http://www.lse.co.uk/ShowStory.asp?story=CZ434669U&news_headline=global_warming_is_lies_claims_documentary
Quote
Global Warming Is Lies' Claims Documentary
Sunday, 4th March 2007, 11:04

Accepted theories about man causing global warming are "lies" claims a controversial new TV documentary.

'The Great Global Warming Swindle' - backed by eminent scientists - is set to rock the accepted consensus that climate change is being driven by humans.

The programme, to be screened on Channel 4 on Thursday March 8, will see a series of respected scientists attack the "propaganda" that they claim is killing the world's poor.

Even the co-founder of Greenpeace, Patrick Moore, is shown, claiming African countries should be encouraged to burn more CO2.

Nobody in the documentary defends the greenhouse effect theory, as it claims that climate change is natural, has been occurring for years, and ice falling from glaciers is just the spring break-up and as normal as leaves falling in autumn.

A source at Channel 4 said: "It is essentially a polemic and we are expecting it to cause trouble, but this is the controversial programming that Channel 4 is renowned for."

http://www.nytimes.com/2007/03/13/science/13gore.html?_r=2&oref=slogin&oref=slogin
Quote
Hollywood has a thing for Al Gore and his three-alarm film on global warming, “An Inconvenient Truth,” which won an Academy Award for best documentary. So do many environmentalists, who praise him as a visionary, and many scientists, who laud him for raising public awareness of climate change.

But part of his scientific audience is uneasy. In talks, articles and blog entries that have appeared since his film and accompanying book came out last year, these scientists argue that some of Mr. Gore’s central points are exaggerated and erroneous. They are alarmed, some say, at what they call his alarmism.

“I don’t want to pick on Al Gore,” Don J. Easterbrook, an emeritus professor of geology at Western Washington University, told hundreds of experts at the annual meeting of the Geological Society of America. “But there are a lot of inaccuracies in the statements we are seeing, and we have to temper that with real data.”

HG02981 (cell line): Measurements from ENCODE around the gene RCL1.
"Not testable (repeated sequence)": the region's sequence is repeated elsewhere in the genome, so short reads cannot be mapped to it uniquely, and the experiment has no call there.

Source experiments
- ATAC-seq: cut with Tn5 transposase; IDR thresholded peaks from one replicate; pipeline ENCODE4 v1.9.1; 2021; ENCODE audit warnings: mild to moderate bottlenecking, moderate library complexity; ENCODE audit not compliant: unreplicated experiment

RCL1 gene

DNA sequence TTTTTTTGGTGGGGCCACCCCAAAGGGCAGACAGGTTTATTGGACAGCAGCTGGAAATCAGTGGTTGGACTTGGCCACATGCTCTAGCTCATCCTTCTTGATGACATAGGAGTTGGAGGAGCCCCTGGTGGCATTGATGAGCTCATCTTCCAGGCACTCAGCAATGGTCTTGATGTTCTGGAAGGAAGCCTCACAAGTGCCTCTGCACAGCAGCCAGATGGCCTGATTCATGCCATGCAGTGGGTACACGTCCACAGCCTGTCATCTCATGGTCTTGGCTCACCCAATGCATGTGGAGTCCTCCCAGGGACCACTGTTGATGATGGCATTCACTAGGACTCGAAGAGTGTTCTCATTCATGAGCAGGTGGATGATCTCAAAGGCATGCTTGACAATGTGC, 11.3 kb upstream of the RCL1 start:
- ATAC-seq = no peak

Mr. Gore, in an e-mail exchange about the critics, said his work made “the most important and salient points” about climate change, if not “some nuances and distinctions” scientists might want. “The degree of scientific consensus on global warming has never been stronger,” he said, adding, “I am trying to communicate the essence of it in the lay language that I understand.”
 

another_someone

  • Guest
Biofuels and climate chage
« Reply #27 on: 14/03/2007 19:47:32 »
we have the records to show that the climate is changing more due to the use of fossil fuels. Have you read The naked Scientists, Helen Hendry's piece? http://www.thenakedscientists.com/HTML/articles/article/helencolumn2.htm
Not yet – maybe when I've finished composing my response to you.

OK, I've read her piece now, but I'm not sure of the significance of it.

It makes calaims about how much human kind will be damaged by global warming (mostly extrapolating on a global scale what she saw in Napal), but it does not even claim (although it make silently assume) that the global warming she is concerned about is og anthropogenic origin.

Interestingly, it seems to be becoming almost fashionable now to attack the claims for anthropogenic global warming.  The following are not science based, but are an interesting indication of the change of the political climate:

http://www.lse.co.uk/ShowStory.asp?story=CZ434669U&news_headline=global_warming_is_lies_claims_documentary
Quote
Global Warming Is Lies' Claims Documentary
Sunday, 4th March 2007, 11:04

Accepted theories about man causing global warming are "lies" claims a controversial new TV documentary.

'The Great Global Warming Swindle' - backed by eminent scientists - is set to rock the accepted consensus that climate change is being driven by humans.

The programme, to be screened on Channel 4 on Thursday March 8, will see a series of respected scientists attack the "propaganda" that they claim is killing the world's poor.

Even the co-founder of Greenpeace, Patrick Moore, is shown, claiming African countries should be encouraged to burn more CO2.

Nobody in the documentary defends the greenhouse effect theory, as it claims that climate change is natural, has been occurring for years, and ice falling from glaciers is just the spring break-up and as normal as leaves falling in autumn.

A source at Channel 4 said: "It is essentially a polemic and we are expecting it to cause trouble, but this is the controversial programming that Channel 4 is renowned for."